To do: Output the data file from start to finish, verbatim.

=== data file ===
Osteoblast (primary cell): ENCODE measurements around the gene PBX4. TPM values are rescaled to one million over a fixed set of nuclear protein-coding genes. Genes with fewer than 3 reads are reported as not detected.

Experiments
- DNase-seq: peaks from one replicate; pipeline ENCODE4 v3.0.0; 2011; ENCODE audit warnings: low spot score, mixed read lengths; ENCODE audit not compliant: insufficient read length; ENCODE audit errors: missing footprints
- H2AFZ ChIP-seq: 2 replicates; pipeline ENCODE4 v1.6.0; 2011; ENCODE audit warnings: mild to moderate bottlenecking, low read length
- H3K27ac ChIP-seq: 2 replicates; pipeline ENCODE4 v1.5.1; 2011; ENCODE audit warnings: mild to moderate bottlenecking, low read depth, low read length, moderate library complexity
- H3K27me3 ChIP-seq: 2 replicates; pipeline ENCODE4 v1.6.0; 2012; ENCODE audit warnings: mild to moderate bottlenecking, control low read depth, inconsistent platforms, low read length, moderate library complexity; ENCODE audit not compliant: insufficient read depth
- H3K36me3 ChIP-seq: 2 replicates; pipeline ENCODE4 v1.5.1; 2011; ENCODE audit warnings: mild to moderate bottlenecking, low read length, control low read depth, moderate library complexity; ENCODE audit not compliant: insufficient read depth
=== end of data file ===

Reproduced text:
Osteoblast (primary cell): ENCODE measurements around the gene PBX4. TPM values are rescaled to one million over a fixed set of nuclear protein-coding genes. Genes with fewer than 3 reads are reported as not detected.

Experiments
- DNase-seq: peaks from one replicate; pipeline ENCODE4 v3.0.0; 2011; ENCODE audit warnings: low spot score, mixed read lengths; ENCODE audit not compliant: insufficient read length; ENCODE audit errors: missing footprints
- H2AFZ ChIP-seq: 2 replicates; pipeline ENCODE4 v1.6.0; 2011; ENCODE audit warnings: mild to moderate bottlenecking, low read length
- H3K27ac ChIP-seq: 2 replicates; pipeline ENCODE4 v1.5.1; 2011; ENCODE audit warnings: mild to moderate bottlenecking, low read depth, low read length, moderate library complexity
- H3K27me3 ChIP-seq: 2 replicates; pipeline ENCODE4 v1.6.0; 2012; ENCODE audit warnings: mild to moderate bottlenecking, control low read depth, inconsistent platforms, low read length, moderate library complexity; ENCODE audit not compliant: insufficient read depth
- H3K36me3 ChIP-seq: 2 replicates; pipeline ENCODE4 v1.5.1; 2011; ENCODE audit warnings: mild to moderate bottlenecking, low read length, control low read depth, moderate library complexity; ENCODE audit not compliant: insufficient read depth